The funding to which Brown alludes is actually several sources of community financing that, together, generate $2.6 million per year for the Coliseum’s capital projects. “We have our own TIF (Tax Increment Financing) area,” he says, “where the tax dollars from the state sales tax, the county food and beverage tax, the state income tax on employees, and the county income tax on employees is returned to us.” For the citizens of Allen County, Indiana, the investment is a prudent one since, according to Brown, the economic impact of the venue is in excess of $100 million a year to the greater community, in addition to a total of 500 full and part-time jobs.
And of course, the Allen County War Memorial Coliseum gives back to the community in ways other than jobs and dollars. “We are still a war memorial,” says Brown, “and everything we do is with veterans in mind. We support the veterans with events on Memorial Day, Veterans Day, Pearl Harbor Day. Parades are started, or end here, at the Coliseum. There’s an area of the building off the arena that’s called Memorial Hall. It has a number of plaques with names of those people who lost their lives in wars and conflicts. That relationship with the veterans is something we hold dear and we want to make it stronger with every opportunity that we can.”
Brown notes that the Coliseum also serves as the community’s major evacuation site. “When things go wrong, whether it’s bad weather or some catastrophe in town, like a fire, and people have to be evacuated, we’re frequently called into action,” he says. Indeed, during the catastrophic flood of 1982, which put Fort Wayne on the national map, the Memorial Coliseum served as a shelter and command post for relief efforts. Brown says that when disaster strikes, the Coliseum employees provide food and beverages, as well as a phone bank, so that people coming in for shelter can call their loved ones and let them know they’re safe. “So, there’s a real connection within the community for the Coliseum,” he adds.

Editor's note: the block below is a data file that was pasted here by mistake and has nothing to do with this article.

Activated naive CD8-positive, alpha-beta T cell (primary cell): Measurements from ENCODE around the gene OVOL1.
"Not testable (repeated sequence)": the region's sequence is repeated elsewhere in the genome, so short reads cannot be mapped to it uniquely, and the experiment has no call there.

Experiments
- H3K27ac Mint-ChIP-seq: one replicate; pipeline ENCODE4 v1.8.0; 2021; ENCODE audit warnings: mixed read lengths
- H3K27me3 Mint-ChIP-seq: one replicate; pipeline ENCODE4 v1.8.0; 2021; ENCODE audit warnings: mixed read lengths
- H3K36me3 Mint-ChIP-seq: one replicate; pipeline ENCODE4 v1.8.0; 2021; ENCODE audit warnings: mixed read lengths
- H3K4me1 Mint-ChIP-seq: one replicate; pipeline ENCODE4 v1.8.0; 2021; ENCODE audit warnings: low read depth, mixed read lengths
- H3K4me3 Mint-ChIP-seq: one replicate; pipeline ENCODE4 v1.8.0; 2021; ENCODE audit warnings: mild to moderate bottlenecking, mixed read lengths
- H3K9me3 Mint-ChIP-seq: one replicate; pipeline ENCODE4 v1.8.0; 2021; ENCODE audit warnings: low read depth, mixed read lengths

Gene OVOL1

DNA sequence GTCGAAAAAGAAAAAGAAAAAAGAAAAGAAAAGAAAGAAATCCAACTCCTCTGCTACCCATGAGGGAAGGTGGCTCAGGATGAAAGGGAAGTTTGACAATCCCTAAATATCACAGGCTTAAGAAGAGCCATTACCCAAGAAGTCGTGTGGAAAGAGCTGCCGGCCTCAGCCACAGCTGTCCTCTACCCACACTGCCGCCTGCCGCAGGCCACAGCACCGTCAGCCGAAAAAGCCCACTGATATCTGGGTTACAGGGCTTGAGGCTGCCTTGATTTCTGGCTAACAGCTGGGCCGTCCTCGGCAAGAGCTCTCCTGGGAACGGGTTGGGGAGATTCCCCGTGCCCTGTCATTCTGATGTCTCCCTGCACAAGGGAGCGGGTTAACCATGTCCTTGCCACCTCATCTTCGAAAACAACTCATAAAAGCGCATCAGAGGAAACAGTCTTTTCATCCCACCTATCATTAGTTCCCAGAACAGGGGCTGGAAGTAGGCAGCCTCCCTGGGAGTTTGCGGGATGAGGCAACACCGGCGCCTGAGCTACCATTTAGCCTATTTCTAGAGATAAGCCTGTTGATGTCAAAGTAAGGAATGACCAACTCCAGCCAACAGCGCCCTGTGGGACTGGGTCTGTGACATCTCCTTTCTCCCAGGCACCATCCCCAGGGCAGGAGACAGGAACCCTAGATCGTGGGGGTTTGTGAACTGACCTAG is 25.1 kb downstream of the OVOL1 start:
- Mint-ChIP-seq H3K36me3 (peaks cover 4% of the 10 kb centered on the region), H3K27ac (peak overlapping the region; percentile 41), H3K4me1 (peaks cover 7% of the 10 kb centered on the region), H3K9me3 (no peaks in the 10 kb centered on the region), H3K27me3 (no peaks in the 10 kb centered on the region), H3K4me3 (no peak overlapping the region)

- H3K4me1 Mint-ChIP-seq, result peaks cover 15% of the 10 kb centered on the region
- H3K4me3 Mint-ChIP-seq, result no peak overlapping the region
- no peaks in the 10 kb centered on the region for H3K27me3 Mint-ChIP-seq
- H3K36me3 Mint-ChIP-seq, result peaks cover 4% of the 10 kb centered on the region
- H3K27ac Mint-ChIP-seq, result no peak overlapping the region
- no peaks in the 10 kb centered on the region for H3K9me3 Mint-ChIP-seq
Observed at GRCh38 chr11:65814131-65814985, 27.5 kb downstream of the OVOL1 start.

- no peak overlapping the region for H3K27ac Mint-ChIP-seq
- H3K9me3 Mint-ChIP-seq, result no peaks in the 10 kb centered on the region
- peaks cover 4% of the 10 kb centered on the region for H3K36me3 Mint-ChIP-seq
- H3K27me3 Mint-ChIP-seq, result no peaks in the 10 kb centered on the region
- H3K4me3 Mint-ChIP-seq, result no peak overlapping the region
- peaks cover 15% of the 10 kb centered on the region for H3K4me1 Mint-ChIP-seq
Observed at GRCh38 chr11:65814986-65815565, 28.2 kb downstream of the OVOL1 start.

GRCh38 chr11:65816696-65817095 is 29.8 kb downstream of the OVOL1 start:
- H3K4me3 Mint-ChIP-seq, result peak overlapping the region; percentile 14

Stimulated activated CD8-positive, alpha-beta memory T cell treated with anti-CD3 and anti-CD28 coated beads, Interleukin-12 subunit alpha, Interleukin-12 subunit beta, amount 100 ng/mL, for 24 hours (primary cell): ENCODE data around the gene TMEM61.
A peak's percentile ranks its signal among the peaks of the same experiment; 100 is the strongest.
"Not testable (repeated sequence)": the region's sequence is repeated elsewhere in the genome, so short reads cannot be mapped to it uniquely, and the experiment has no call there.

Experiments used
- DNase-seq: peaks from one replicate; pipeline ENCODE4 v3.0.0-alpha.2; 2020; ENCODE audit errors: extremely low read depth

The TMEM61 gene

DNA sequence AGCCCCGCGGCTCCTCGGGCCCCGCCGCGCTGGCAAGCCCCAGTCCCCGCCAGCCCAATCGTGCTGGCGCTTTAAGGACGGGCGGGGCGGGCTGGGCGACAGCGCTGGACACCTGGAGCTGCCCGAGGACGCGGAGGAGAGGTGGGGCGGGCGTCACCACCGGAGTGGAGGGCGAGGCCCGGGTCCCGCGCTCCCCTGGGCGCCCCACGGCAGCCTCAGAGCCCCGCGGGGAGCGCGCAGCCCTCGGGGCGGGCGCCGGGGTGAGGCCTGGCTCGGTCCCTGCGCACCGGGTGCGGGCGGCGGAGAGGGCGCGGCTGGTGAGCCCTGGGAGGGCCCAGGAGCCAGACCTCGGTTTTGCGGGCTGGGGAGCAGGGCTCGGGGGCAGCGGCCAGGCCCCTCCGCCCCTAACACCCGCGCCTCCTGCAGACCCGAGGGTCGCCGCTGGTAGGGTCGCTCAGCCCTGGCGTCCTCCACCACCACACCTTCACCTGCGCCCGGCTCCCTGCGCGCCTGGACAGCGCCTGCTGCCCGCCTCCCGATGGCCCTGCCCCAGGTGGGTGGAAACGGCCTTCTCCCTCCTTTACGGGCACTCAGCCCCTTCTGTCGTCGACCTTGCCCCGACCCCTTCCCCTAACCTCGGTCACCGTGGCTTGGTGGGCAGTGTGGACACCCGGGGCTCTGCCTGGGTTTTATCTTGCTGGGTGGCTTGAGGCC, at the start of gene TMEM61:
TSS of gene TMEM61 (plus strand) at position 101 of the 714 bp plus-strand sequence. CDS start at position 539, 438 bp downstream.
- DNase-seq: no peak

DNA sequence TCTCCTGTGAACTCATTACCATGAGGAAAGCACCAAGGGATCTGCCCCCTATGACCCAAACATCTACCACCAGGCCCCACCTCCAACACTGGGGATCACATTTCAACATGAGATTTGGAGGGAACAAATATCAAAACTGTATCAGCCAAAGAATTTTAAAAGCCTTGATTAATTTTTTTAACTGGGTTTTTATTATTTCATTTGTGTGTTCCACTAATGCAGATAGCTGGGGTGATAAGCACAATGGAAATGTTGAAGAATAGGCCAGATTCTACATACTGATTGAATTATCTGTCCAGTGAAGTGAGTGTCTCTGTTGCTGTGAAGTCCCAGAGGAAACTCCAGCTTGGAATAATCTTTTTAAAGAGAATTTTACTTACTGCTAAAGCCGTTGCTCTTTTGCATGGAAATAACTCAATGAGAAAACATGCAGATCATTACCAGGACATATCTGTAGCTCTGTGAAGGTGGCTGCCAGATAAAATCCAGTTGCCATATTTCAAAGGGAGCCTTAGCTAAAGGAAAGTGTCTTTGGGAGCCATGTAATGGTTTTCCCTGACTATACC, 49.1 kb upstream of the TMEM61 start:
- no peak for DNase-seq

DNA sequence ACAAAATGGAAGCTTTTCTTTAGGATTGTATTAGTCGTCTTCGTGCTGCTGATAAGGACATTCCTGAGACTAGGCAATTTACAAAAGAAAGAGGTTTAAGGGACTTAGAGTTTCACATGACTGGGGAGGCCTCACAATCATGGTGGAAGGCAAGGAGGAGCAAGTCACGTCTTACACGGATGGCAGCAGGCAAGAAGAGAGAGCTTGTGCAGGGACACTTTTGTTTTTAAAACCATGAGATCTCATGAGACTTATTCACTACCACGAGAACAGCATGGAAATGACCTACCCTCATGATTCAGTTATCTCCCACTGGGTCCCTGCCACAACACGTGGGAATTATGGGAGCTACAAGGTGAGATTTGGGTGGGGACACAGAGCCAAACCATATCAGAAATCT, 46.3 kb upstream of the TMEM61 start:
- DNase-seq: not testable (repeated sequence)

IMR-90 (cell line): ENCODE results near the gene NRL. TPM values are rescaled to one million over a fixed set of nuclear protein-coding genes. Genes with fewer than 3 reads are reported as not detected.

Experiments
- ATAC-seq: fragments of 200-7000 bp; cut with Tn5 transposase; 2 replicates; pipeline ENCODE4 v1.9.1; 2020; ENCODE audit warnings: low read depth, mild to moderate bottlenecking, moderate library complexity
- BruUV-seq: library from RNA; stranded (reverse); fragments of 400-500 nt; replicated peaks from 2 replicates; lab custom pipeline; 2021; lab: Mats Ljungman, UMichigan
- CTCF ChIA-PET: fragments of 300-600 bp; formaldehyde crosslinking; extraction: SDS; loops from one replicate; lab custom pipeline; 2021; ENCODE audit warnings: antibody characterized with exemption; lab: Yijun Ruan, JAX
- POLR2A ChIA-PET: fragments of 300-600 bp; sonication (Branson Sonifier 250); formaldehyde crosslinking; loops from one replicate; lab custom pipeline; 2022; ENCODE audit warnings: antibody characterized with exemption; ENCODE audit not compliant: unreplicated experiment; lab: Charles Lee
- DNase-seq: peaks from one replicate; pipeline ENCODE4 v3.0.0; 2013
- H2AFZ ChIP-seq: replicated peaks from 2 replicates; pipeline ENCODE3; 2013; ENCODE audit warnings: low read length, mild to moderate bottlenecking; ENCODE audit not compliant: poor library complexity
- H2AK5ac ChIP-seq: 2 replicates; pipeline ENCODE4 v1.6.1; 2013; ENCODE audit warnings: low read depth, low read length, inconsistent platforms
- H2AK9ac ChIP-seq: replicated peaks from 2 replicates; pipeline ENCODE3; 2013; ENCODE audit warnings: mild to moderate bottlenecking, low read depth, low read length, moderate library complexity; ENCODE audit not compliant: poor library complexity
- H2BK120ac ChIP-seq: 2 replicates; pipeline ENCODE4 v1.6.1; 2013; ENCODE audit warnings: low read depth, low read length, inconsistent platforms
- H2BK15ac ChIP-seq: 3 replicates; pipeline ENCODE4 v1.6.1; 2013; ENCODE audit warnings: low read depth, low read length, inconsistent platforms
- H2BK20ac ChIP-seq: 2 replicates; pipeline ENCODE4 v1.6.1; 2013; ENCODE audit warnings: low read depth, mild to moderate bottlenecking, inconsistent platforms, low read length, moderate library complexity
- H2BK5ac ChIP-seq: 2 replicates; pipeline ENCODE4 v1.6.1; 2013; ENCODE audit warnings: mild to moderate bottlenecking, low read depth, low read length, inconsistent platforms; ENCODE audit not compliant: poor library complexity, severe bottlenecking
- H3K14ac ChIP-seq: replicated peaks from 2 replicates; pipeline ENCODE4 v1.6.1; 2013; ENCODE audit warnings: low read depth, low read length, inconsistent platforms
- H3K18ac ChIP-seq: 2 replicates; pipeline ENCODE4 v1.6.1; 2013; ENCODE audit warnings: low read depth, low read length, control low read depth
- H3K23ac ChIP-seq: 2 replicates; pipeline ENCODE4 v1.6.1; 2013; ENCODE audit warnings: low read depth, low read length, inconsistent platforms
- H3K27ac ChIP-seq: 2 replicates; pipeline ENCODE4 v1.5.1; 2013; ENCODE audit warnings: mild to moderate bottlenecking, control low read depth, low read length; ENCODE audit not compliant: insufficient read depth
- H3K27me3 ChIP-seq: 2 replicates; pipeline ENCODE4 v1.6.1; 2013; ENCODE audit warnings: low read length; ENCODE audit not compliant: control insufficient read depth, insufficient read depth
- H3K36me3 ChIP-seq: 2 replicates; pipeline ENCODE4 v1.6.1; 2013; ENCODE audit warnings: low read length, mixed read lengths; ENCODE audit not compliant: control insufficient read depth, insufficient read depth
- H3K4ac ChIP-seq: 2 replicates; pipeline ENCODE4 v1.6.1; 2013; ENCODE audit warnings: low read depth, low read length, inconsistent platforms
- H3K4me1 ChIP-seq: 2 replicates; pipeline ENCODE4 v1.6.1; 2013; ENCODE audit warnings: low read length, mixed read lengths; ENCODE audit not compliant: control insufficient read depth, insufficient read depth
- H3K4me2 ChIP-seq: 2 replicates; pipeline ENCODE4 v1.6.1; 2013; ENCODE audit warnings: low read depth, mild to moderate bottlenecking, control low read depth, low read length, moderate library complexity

It would be impossible to list all of the entertainment legends that have appeared at the Coliseum over the years, much less all of the thousands and thousands of sports events, ceremonies, weddings, graduations, shows, concerts, exhibitions, and other programs that have passed through its halls. “Last year, we did 1,350 events,” Brown exclaims. “We’ve gone 25 consecutive years now hosting over a million guests per year. We have two sports teams – the Komets of the East Coast Hockey League have been with us since 1952; the Mad Ants is our basketball client – that’s the NBA Development League; our last sports client is a women’s flat track roller derby team known as the Derby Girls.” The Coliseum also once also had a minor league baseball stadium on site, which was eventually torn down after several years of hosting the Fort Wayne Wizards of the MLB’s A League. “When I talk to colleagues across the country about the activity level of this venue, some people think I’m fibbing. But we are just doing an unbelievable number of events and attracting an amazing number of guests per year.”
In it sixty-plus years, The Allen County War Memorial Coliseum has been an integral part of the lives of Fort Wayne residents and their neighbors. Frank sums up its importance to the local community by pointing out the emotional bonds that have been forged over generations: “Hockey is the best example of this,” he states. “Our hockey team’s been here for 64 years, so you think you’d have mom and dad who would bring a boy or girl to a hockey game. Well, we’re at a point now of not just having grandparents bringing grandkids – it’s great grandparents bringing the great grandkids. And we always do a traditional Thanksgiving game; we always do a New Year’s Eve game. And we host approximately 20 graduation ceremonies, here, so the probability is that the kid or grandkid has, or will have, his or her ceremony here. These are special family moments. A lot of memories have been made here at the Coliseum.”
AT A GLANCE
WHO: The Allen County War Memorial Coliseum
WHAT: A 13,000-seat multi-purpose arena and war memorial
WHERE: : Fort Wayne, Indiana